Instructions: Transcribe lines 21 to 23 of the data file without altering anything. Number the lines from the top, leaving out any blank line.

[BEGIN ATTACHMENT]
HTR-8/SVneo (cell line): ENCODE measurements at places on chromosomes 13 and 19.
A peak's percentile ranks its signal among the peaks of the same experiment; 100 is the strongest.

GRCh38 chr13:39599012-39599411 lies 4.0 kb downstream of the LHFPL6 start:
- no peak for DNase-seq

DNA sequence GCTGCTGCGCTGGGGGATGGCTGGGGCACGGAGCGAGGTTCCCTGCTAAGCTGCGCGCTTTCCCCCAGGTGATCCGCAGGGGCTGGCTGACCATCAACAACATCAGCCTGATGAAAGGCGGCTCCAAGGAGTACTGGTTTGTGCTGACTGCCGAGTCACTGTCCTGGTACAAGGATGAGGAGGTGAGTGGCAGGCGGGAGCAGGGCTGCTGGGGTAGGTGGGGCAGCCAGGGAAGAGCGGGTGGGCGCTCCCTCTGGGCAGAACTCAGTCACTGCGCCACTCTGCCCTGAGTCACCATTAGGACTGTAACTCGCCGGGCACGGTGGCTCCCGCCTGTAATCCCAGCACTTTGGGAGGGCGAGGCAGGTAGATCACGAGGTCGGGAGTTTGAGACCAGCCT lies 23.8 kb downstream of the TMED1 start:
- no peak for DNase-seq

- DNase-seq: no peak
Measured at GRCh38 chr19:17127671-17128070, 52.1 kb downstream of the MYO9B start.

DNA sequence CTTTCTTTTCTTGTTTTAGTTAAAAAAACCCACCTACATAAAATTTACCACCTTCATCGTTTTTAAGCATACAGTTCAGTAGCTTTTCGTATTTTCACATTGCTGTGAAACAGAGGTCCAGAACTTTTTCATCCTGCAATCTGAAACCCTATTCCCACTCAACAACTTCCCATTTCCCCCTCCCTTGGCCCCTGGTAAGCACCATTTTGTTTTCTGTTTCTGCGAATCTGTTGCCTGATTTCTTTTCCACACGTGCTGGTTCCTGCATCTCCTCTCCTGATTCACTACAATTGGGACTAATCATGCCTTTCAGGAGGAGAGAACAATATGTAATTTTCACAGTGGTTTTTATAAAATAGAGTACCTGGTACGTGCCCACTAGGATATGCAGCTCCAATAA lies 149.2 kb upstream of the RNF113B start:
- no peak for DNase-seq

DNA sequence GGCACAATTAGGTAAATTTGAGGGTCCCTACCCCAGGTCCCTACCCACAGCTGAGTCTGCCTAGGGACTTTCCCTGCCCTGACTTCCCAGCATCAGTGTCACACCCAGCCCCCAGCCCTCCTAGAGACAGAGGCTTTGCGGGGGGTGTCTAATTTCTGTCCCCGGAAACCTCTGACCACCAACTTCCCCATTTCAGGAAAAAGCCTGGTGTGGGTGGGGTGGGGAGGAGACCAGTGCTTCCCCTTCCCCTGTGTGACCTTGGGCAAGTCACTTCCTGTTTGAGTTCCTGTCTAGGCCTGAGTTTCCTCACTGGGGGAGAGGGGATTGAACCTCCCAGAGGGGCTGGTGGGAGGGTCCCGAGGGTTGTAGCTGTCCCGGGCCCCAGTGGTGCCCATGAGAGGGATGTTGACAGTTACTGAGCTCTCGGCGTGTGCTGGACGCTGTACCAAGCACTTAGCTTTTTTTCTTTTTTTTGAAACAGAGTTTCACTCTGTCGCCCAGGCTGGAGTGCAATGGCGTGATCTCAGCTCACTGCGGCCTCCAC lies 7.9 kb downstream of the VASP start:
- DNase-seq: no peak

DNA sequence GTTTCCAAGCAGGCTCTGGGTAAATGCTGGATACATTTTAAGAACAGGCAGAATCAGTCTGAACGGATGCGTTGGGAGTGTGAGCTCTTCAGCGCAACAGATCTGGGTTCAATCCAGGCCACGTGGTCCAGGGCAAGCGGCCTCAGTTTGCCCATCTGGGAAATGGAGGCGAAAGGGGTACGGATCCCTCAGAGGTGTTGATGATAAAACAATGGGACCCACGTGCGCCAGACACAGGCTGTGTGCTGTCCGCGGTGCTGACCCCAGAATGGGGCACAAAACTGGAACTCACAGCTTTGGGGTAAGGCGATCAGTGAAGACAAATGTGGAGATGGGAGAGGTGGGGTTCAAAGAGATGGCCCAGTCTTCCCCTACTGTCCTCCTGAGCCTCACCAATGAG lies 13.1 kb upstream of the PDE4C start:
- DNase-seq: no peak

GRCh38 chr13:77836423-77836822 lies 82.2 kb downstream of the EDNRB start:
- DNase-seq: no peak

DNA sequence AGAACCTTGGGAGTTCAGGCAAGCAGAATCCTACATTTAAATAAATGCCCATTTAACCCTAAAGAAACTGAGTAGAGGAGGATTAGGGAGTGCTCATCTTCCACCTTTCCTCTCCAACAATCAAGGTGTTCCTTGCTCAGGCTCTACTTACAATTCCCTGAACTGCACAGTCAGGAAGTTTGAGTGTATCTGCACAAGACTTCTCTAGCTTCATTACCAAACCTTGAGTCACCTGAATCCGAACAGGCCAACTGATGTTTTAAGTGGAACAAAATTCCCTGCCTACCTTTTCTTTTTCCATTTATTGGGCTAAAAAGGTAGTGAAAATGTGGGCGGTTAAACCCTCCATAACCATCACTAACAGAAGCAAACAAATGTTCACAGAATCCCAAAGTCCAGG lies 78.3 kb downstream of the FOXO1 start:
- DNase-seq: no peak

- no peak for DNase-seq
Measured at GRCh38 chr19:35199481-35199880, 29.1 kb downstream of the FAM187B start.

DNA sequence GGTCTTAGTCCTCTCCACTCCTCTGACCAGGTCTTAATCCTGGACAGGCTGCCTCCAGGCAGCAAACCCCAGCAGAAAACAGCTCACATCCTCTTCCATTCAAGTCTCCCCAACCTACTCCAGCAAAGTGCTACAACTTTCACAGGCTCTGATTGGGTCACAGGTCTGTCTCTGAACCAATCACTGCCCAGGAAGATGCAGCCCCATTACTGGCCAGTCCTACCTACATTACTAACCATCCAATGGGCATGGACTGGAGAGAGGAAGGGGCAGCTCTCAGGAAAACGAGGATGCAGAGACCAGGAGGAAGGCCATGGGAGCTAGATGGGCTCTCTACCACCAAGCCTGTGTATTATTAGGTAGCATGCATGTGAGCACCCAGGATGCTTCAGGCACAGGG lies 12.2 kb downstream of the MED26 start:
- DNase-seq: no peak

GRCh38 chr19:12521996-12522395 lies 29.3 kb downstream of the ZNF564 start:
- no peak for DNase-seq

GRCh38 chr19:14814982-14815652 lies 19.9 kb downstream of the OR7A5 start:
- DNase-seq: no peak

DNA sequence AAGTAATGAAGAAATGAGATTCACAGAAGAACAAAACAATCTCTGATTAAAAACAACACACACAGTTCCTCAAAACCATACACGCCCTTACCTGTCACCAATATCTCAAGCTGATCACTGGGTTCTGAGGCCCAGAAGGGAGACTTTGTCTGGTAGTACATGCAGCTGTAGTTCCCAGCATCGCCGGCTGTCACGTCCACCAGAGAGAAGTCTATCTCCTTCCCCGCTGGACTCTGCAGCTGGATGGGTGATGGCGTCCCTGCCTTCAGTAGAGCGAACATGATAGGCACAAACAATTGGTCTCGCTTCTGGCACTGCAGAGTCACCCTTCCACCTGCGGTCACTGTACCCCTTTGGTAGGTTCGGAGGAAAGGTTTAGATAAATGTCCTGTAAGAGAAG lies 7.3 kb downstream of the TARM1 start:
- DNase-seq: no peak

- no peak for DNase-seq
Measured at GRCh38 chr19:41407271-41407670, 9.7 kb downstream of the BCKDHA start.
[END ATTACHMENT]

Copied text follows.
DNA sequence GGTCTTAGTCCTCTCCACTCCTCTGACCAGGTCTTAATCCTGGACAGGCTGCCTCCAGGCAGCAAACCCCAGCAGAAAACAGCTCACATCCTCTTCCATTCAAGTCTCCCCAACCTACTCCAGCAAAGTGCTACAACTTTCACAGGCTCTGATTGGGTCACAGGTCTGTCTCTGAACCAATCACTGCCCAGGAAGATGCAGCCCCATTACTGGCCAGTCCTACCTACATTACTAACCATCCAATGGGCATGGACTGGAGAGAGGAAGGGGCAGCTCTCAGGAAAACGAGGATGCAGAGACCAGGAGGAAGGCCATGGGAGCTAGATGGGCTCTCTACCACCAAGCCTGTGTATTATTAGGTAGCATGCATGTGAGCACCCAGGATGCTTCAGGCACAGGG lies 12.2 kb downstream of the MED26 start:
- DNase-seq: no peak

GRCh38 chr19:12521996-12522395 lies 29.3 kb downstream of the ZNF564 start: